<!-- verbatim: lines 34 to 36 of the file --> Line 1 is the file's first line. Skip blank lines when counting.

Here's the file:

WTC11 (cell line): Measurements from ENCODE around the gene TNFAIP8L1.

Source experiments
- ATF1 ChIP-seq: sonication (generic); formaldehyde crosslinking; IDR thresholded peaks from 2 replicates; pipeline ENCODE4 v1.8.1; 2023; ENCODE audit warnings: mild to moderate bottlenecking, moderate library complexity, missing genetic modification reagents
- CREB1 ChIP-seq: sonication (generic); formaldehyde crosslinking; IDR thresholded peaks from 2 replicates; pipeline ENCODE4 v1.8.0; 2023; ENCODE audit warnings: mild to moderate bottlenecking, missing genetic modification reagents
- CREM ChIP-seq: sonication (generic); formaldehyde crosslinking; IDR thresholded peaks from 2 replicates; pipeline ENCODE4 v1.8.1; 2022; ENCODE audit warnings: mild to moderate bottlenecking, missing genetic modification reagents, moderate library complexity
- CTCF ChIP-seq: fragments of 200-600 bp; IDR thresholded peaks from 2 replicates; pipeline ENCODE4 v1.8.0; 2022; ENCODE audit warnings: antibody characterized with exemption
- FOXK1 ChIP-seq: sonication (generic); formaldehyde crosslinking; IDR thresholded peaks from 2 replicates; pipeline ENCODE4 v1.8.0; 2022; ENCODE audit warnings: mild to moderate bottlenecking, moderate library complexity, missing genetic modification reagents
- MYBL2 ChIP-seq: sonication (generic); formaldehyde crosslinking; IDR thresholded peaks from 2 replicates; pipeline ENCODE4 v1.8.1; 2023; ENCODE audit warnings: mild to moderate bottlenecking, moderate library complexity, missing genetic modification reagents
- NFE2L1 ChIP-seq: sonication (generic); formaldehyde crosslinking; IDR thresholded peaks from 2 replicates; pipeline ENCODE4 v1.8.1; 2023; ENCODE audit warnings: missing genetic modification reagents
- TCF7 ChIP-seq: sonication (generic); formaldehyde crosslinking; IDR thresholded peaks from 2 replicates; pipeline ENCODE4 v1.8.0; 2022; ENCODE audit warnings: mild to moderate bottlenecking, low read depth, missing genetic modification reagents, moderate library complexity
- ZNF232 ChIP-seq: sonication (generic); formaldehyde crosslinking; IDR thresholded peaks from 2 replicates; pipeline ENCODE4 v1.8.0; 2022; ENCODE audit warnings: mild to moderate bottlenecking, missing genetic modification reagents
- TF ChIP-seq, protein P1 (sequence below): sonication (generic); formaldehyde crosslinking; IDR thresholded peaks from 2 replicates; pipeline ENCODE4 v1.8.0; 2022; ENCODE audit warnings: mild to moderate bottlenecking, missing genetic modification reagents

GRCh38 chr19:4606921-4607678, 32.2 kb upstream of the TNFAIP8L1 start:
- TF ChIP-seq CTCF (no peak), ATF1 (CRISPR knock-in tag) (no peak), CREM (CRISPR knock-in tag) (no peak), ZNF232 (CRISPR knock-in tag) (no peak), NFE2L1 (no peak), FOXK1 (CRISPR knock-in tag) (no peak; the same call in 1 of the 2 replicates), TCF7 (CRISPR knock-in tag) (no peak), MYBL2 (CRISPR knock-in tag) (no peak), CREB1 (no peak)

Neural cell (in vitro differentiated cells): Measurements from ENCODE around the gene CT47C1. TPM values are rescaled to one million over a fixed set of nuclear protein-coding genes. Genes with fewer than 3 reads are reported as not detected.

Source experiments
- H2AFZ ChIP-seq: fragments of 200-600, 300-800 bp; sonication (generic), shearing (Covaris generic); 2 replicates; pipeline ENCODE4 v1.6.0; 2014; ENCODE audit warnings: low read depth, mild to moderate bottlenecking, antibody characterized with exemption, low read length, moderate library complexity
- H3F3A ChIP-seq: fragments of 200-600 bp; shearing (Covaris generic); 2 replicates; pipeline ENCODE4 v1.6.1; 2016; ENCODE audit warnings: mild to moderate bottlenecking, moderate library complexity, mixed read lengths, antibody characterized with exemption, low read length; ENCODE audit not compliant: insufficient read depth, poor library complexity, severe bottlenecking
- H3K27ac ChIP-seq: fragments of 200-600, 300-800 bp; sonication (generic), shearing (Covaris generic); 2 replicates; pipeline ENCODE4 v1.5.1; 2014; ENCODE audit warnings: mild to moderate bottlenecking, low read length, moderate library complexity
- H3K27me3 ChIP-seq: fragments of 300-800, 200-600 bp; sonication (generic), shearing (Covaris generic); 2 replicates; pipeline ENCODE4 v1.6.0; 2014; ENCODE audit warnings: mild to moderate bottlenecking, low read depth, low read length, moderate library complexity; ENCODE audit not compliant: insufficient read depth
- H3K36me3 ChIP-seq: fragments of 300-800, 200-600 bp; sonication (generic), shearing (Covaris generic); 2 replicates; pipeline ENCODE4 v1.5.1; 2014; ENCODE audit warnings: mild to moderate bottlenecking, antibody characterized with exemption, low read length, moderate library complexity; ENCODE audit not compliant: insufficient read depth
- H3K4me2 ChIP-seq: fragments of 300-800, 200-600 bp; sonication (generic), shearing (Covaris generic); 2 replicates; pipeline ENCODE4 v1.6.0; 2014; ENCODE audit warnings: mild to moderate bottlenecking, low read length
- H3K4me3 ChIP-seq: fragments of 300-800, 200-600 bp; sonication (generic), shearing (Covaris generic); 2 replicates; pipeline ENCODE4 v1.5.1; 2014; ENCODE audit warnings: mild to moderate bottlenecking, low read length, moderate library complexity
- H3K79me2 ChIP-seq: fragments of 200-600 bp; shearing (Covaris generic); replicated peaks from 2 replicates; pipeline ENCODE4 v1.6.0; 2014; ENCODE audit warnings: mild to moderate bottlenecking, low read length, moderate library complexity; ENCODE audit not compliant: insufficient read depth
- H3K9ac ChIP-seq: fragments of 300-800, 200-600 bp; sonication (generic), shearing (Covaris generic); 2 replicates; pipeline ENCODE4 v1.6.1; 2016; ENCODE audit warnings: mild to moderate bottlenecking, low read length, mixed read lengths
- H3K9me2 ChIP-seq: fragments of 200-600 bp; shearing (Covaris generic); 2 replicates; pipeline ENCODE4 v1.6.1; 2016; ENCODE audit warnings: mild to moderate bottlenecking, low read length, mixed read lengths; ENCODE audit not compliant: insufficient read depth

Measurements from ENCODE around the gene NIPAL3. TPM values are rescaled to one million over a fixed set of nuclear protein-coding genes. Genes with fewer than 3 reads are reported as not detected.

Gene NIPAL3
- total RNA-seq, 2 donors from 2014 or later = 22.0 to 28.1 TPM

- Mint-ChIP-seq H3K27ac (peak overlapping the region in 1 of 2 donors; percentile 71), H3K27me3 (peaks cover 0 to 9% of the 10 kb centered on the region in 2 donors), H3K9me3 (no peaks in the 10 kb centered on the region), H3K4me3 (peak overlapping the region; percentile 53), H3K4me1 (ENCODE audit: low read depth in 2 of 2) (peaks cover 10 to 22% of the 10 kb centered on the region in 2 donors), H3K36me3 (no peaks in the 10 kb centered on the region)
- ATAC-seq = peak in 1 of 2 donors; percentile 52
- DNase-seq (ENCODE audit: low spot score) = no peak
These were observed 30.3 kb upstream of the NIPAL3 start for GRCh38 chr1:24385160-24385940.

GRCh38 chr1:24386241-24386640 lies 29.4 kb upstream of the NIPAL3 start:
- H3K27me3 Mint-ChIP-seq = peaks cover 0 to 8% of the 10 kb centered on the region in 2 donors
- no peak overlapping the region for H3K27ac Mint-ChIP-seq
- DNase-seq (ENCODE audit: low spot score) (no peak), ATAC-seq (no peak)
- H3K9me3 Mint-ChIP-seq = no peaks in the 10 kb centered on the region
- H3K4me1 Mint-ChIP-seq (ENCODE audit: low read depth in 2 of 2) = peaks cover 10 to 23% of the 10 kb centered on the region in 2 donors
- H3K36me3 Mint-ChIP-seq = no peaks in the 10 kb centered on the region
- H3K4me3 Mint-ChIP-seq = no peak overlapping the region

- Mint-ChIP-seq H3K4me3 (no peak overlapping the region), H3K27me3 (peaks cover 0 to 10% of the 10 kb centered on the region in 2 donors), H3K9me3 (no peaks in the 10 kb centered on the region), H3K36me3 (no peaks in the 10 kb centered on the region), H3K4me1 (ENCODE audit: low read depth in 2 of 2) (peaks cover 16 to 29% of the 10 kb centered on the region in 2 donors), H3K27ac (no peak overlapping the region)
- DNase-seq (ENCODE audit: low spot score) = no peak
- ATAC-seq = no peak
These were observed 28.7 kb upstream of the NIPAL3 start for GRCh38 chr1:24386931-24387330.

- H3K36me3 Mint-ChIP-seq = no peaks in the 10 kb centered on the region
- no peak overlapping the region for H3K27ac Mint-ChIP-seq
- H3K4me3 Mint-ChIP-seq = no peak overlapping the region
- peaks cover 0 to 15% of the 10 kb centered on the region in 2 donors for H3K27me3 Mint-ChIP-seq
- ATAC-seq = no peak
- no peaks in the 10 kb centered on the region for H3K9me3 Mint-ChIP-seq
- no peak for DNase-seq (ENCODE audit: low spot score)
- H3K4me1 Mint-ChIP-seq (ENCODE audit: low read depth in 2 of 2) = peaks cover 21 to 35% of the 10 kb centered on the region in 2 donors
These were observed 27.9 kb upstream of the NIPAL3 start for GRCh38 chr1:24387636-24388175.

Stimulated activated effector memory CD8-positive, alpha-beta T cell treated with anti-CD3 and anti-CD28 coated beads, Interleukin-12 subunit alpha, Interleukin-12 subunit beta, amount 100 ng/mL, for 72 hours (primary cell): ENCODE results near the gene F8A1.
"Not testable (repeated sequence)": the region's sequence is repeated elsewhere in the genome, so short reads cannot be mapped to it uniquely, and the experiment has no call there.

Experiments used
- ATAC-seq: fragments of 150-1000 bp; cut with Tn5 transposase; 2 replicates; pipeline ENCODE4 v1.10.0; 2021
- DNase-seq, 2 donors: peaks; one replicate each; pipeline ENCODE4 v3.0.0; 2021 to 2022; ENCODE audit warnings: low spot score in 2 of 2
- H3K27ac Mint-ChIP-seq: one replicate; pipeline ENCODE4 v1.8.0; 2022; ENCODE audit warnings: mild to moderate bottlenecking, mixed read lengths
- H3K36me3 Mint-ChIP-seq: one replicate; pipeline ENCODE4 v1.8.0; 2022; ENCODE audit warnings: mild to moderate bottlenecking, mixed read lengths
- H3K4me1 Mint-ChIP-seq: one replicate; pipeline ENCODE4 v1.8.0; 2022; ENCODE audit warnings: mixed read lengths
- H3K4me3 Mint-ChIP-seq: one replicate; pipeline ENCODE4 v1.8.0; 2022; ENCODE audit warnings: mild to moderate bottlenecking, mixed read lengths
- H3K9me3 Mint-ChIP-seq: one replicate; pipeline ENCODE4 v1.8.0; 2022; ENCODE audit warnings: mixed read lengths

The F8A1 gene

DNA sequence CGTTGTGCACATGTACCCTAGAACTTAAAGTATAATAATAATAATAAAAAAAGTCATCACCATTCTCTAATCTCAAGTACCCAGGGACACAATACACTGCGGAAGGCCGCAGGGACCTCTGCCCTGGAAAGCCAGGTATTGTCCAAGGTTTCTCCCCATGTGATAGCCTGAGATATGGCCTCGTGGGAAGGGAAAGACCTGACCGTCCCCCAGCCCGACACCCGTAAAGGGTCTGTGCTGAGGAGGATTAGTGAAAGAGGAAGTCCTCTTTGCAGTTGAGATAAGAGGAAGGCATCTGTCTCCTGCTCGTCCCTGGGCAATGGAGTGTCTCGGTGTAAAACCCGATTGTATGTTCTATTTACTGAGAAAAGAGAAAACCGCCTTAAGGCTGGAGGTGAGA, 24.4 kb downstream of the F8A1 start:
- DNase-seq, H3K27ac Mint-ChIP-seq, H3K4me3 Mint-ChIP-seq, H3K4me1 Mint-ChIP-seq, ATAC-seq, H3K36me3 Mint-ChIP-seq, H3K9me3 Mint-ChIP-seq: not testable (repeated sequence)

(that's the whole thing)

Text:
GRCh38 chr1:24386241-24386640 lies 29.4 kb upstream of the NIPAL3 start:
- H3K27me3 Mint-ChIP-seq = peaks cover 0 to 8% of the 10 kb centered on the region in 2 donors
- no peak overlapping the region for H3K27ac Mint-ChIP-seq